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Miniature Brass Ship's Porthole

Feb. 28, 2021

Up for sale is on eBay this week is one Miniature Brass Ship’s Porthole in 1/12th scale by Wm. R. Robertson. The inspiration for this was when I did the data base earlier this year listing nearly every miniature I have ever made there was a record of making a brass porthole in 1979. It was commissioned as a gift from a miniature club to its retiring president. I remember it being a really neat thing but had no photos so I’m not sure what it really looked like. It has been on my mind lately and I decided I needed to do a “Play Project”, that is where you just make something for the fun of it. I started off making two, one for me and one to put on ebay. Since there were a lot of complex machining set-ups I started making three of each part and since I didn’t mess any I ended up with an extra. I’m going to put it aside for later so this is 1 of 3 made but the only one for SALE.

Now about the Porthole, it is 1 3/8” diameter, that is measured at the outside of the rim. There are 21 pieces in it machined from brass except for the tempered glass window and the Delrin gasket. It hinges open and can be battened down with ring bolts and toggle bolts just like a real one. There are even stops on the bolts to keep the ring nuts from unscrewing and getting lost. The mounting lugs and hinge were soldered on to the mounting fling with gold solder. Delrin was used for the gasket instead of rubber because it will not deteriorate with time. The glass is .040” (1.0mm) thick. The back was finished the way Holtzapffel, a company in London famous for its fine tools, finished their brass. It is done with a “Tam O’ Shanter” stone. If you want to see how this was made there are a lot of progress posts on my social media, see my the bottom of this page for links to my Instagram and Facebook.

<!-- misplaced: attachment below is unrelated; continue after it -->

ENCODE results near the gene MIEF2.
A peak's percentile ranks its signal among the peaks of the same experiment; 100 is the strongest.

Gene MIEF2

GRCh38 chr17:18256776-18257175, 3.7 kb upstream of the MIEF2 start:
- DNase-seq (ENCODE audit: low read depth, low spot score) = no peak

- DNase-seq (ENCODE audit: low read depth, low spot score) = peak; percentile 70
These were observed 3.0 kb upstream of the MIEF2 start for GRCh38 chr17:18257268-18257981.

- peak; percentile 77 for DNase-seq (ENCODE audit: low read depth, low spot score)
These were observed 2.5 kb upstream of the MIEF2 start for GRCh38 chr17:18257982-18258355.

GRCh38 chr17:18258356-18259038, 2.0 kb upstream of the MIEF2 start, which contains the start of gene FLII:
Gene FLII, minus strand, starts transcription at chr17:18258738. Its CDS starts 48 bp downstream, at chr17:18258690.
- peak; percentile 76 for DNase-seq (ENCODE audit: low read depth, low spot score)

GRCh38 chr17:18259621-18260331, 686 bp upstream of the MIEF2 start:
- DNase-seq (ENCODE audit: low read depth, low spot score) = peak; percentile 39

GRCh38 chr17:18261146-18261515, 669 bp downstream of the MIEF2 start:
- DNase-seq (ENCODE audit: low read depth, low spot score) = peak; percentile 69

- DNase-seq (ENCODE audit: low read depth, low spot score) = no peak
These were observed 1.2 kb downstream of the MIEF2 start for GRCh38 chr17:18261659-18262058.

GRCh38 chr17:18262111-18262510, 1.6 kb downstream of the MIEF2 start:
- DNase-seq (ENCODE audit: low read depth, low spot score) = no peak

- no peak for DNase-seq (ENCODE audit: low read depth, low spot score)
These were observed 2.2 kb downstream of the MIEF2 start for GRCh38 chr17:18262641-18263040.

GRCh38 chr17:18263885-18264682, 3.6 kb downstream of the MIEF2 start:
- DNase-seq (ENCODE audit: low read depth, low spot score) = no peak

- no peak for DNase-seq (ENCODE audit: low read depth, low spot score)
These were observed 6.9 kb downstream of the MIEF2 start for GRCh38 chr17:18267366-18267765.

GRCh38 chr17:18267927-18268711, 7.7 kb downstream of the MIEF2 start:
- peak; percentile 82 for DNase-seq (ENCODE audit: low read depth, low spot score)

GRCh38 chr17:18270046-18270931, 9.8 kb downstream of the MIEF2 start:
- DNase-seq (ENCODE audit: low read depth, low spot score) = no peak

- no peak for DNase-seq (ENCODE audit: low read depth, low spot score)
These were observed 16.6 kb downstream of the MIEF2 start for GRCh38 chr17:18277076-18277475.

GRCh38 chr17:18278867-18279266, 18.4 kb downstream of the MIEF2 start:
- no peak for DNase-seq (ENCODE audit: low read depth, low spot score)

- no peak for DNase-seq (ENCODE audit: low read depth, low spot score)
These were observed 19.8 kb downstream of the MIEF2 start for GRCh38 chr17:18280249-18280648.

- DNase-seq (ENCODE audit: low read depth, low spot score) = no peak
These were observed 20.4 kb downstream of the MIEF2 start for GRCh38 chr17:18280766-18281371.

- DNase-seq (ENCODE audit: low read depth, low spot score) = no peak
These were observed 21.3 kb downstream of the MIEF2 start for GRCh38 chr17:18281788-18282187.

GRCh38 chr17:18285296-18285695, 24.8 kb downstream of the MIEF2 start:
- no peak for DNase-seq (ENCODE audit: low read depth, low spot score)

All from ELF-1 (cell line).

I feel this is one of the most fun pieces I have made in a while, it just feels so good to play with in your hands. To loosen the ring nuts and flip them down clearing the lugs, then opening the porthole to let in that imaginary sea air.

This would be perfect in any kind of nautical or marine setting, an antique shop, or just as a tiny piece of mechanical art.


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